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Author Topic: Poisonous(toxic) rock and wearing it  (Read 12477 times)

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Debbie K

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Re: Poisonous(toxic) rock and wearing it
« Reply #30 on: April 04, 2017, 08:37:19 PM »

I don't think the shells are "toxic", per se, just that the dust is really bad to breathe, much more than rock dust. I think that power tools have made working with it much worse, as the dust is finer and much more prolific.

Another really bad rock for dust is some soapstone, which can have quite a bit of asbestos in it. I worked some dry several years ago; mostly drilling large holes and such and it was months before I my breathing was back to normal. Some serpentine and of course tiger eye and hawk's eye also can have high amounts of asbestos, too.

I ran into the same issues that you had researching shells when I was researching malachite a few years ago; very little information on the toxicity. I believe that there was a lengthy debate on the old website about it; it got quite heated. Malachite has copper carbonate in it which does make it toxic, and after the discussion ran its course I did find an article on it killing and sickening many African workers.

Debbie K
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OurEarthlyDesigns

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Re: Poisonous(toxic) rock and wearing it
« Reply #31 on: May 12, 2017, 03:21:50 PM »

I have wondered the same, but in a more specific application as in plugs for gauged ears. I was told that Turquoise is not used for instance because of the copper. I was also warned about dinosaur bone for the same application. The woman wasn't sure, but recommended that I look into biocompatiblity, but I've had a hard time finding any really good information. Any thoughts on using them in healed ears?
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Michael
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irockhound

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Re: Poisonous(toxic) rock and wearing it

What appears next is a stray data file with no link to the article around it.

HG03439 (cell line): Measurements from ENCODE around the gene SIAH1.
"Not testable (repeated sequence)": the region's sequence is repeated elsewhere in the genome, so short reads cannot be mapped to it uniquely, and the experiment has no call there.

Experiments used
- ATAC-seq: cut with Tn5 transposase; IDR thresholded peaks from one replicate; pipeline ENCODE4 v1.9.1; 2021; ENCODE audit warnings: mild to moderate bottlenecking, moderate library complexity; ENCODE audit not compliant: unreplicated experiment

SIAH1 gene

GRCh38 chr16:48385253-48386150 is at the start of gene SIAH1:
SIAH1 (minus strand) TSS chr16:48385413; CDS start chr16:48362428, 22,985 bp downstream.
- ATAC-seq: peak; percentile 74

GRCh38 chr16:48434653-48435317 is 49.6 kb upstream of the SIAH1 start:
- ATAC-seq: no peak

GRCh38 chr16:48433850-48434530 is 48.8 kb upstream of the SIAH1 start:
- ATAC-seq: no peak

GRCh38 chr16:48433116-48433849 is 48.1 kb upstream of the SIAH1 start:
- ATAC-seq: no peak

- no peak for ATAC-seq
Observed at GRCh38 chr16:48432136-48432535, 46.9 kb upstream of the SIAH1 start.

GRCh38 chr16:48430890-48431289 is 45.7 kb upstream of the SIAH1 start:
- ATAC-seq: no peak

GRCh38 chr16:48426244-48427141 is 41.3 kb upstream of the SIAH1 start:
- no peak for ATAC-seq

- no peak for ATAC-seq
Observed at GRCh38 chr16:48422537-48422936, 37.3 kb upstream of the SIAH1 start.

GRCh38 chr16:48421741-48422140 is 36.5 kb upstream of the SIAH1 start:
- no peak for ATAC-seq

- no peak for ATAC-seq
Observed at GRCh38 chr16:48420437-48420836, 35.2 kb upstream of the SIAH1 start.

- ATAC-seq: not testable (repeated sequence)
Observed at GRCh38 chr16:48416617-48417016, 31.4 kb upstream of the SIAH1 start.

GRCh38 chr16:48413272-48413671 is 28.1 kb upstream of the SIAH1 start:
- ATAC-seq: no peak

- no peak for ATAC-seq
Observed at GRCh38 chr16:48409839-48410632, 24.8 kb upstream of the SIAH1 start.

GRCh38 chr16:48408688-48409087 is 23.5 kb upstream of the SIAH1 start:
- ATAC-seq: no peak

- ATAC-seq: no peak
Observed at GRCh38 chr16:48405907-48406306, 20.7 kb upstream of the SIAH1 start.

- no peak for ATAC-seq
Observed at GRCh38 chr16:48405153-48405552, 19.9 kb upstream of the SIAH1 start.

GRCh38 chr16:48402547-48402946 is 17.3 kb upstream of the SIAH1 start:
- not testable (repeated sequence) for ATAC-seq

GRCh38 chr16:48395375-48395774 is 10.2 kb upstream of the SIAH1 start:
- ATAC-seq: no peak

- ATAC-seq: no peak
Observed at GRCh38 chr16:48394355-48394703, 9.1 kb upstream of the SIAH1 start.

« Reply #32 on: May 12, 2017, 05:36:38 PM »

No idea where Dino bone came into being hazardous.  It is agate plain and simple, no organic mater and and no hazardous mineral like some sulfides, copper bearing or radioactive nasties.  I would wear a mask with any grinding creating dust but wearing a dino bone being dangerous is silly in my opinion.  Maybe a Dino from Yellow Cat flats with high amounts of Yellow possibly having Carnotite in it?
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hummingbirdstones

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Re: Poisonous(toxic) rock and wearing it
« Reply #33 on: May 12, 2017, 06:36:37 PM »

I agree with Steve.  Dino Bone is agatized.  I highly doubt there is any problem wearing dino bone.
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Robin

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Re: Poisonous(toxic) rock and wearing it
« Reply #34 on: May 14, 2017, 05:59:53 PM »

Tiffany stone or beryllium is very dangerous to be around its dust. when grinding make sure to use water flooding the material as you grind or shape it.It is also radioactive.
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ileney

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Re: Poisonous(toxic) rock and wearing it
« Reply #35 on: May 28, 2017, 06:54:30 AM »

There was a report a while back about some of the Dino bone being found to be surprisingly radioactive. I have been worried about cutting it ever since. I suspect that is what the concern is, not toxicity, per se.
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Slabbercabber

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Re: Poisonous(toxic) rock and wearing it
« Reply #36 on: May 28, 2017, 04:40:44 PM »

I found some dino bone at yellow cat a few years back.  It does register on the gieger but not much.  There are areas there however that I wouldn't go near.
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raven.worldlrnr

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Re: Poisonous(toxic) rock and wearing it
« Reply #37 on: July 02, 2017, 12:01:47 PM »